Friday, 11 July 2008

Welcome to the Sandbox

Greetings from Baghdad, a breezy 117 degrees!

I arrived safely this past Sunday morning after a delightful weekend of traveling.  I had spent the previous week a the CONUS Replacement Center (CRC) in Ft. Benning, GA to complete the processing to go downrange.  It was a rather exhausting week with long days of paperwork, needle pricks and classes. I spent the 4th of July on lockdown in an airport hanger at Ft. Benning. It was sort of like being camped out in a giant convention center and their strategy to keep us pacified was to perpetually feed us all day long. We were given the green light to fly out that evening around 6pm. We had a 6 hour flight to Ireland, a 4 hour layover, then another 6 hour flight to Kuwait City. From there we traveled in a blackout convoy an hour outside the city to Ali Al Salem air base. We arrived on base at 11:00pm, were given a 10 minute break and then were told to form 6 lines and unload the cargo trucks that carried our some 600 duffel bags! By this time I was on my 1,000th wind so I was pretty cheerful about this midnight workout. After another series of paperwork and tents we found out that we would be flying out at 8:00am that morning. We were up all night exploring and then at 7:30am we boarded a C-17 for Baghdad. Truthfully, I don't remember much of the flight because we were in our body armor, Kevlar helmet and long uniforms (oh, and did I mention I was issued winter blouses?) and there was no air conditioning in the back of that tin contraption and we roasted on the runway for over an hour. The last thing I remember was starting to feel the plane move for take off and then I passed out from the heat. Next thing I remember was a jolt and my head flying forward as we went into maneuvers for landing.

It took a few days to settle in but I would say I at least have a good sense of the area where I live and work. The hooch is across the street from the laundry facility, gym and MWR (Morale, Welfare and Recreation--basically a rec-center) and about a minute walk to the women's latrine. There are several DFACs (cafeterias) close by, the PX is about a 10 minute walk and then our office is another 10 min from there. We also own a Ford Explorer that we rotate around so we have a method of transport around base. There are multiple, interconnecting bases here in Baghdad: Liberty, Victory, Stryker, Slayer and other smaller ones. It is like an international city here with mostly Americans, but a good presences of Brits and Australians. Ugandan guards have been contracted to work security at the buildings and there is a whole mix of international folks that are employed by KBR (Kellogg, Brown and Root) who work the laundry, dining facilities, post etc.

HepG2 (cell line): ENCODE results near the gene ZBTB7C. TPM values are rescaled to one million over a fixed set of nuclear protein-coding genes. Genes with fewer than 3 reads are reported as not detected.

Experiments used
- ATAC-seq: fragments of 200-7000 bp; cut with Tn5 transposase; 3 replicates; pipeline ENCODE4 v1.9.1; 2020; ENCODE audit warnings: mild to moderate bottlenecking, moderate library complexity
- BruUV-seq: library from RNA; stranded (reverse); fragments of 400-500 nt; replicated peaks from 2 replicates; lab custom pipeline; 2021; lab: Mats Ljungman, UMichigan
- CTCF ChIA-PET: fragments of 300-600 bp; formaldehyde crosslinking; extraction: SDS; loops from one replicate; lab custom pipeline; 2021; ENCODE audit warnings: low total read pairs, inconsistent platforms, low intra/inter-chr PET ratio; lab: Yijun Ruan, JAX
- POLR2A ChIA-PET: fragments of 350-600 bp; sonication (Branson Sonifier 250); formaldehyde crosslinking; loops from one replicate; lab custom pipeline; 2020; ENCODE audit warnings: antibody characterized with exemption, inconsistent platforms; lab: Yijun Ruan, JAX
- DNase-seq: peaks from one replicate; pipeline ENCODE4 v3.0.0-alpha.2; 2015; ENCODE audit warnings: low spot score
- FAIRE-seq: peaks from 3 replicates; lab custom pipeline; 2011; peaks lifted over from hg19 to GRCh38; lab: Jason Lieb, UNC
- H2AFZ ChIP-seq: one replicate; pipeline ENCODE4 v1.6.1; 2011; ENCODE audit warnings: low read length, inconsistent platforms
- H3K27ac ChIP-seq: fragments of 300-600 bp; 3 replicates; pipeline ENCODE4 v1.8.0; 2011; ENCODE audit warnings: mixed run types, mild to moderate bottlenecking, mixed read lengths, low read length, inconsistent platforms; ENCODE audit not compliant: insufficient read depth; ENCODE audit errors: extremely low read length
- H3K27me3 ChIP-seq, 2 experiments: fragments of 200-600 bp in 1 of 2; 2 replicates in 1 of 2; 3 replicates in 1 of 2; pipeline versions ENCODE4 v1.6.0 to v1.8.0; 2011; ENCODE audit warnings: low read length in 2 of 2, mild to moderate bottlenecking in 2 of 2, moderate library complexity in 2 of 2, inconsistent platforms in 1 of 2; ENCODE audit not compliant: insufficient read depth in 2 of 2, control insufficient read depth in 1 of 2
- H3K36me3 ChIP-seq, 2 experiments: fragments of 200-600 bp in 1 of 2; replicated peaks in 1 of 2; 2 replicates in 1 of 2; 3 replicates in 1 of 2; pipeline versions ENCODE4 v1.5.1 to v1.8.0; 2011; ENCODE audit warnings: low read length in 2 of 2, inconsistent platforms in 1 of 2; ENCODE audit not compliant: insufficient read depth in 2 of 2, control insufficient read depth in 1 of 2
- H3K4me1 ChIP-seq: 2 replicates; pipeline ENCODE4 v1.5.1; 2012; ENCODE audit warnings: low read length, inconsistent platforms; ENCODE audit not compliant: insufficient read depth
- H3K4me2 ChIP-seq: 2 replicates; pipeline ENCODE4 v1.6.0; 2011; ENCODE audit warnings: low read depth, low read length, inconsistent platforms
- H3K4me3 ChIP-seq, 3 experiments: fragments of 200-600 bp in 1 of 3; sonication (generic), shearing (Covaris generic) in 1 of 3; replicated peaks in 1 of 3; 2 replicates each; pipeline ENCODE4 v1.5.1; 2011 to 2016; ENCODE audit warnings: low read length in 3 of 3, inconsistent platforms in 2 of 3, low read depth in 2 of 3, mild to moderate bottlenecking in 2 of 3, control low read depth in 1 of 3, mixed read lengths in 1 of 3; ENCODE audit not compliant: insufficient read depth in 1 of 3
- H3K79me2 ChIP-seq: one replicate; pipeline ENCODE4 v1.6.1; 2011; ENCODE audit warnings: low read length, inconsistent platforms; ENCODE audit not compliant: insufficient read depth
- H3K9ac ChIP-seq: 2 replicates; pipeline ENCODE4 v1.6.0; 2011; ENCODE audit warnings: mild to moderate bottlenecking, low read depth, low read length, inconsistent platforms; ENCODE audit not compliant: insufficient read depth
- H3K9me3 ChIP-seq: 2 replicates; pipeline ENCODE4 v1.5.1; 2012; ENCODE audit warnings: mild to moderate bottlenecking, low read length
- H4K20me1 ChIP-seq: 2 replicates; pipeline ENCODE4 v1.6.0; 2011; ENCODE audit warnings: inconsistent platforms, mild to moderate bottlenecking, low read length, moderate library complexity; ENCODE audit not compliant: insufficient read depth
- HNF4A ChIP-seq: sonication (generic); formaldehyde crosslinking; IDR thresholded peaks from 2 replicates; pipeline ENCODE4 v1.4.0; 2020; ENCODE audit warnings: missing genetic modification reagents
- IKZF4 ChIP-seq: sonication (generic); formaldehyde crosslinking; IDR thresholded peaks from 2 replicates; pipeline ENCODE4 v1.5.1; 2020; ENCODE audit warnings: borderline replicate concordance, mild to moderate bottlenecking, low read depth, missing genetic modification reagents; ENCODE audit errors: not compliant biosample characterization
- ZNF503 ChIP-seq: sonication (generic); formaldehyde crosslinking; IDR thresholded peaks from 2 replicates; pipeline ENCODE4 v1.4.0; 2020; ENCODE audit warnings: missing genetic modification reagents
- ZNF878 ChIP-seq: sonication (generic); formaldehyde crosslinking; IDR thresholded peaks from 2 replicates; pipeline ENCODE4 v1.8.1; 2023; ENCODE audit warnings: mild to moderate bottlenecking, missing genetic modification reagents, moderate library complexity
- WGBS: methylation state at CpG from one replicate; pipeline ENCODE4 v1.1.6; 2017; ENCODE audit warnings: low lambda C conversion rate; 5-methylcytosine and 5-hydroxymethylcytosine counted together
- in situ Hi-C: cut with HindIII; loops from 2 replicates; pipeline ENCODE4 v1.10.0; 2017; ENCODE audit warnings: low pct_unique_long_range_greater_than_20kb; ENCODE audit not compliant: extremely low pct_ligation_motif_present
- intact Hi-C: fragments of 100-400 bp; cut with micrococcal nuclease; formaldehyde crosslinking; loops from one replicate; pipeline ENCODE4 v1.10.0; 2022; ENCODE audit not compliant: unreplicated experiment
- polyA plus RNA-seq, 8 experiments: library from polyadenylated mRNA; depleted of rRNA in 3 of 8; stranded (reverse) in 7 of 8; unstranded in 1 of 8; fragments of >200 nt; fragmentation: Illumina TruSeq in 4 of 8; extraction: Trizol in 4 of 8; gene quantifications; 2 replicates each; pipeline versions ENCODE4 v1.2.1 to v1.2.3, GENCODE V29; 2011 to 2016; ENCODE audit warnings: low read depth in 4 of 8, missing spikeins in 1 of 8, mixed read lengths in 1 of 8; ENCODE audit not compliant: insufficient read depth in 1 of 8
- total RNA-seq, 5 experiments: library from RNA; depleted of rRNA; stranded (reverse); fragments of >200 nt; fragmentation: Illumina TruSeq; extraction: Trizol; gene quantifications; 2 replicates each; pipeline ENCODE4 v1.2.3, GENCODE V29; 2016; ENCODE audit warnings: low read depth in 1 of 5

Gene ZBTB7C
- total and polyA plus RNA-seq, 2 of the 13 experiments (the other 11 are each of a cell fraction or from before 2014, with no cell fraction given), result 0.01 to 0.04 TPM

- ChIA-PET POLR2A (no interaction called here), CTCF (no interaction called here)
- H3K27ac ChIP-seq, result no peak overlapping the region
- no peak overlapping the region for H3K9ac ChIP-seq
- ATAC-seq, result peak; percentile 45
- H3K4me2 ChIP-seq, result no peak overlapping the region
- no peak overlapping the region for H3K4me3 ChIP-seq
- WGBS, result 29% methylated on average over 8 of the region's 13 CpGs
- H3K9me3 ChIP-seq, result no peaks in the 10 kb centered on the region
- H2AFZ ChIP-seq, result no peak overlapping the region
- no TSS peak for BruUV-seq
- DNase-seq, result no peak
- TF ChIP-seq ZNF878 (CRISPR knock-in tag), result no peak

I am really enjoying the company of my teammates and I love the work here. One of the other girls is my age and we have become fast friends. My shift is 6:00pm to 3:00am, which, although later into the morning than I would have liked (the sun comes up here at 4:30am) is the shift I requested. We get the most foot traffic in the office during those hours with soldiers coming in to use the internet cafe, phones or to hang out in the canteen and we also get the heaviest case load of emergency messages to deliver at this time as well. This is understandable as it is peak daytime hours in the States. The shift goes quite fast and I look forward to it everyday.

1 comment:

Bryn said...

Wow Michelle!! Go you, you sound like you're doing really well and I am very proud of you! I am going to catch up on the rest of your blog, I just found it today, thanks so much for writing it.
Hugs from a former-suite mate,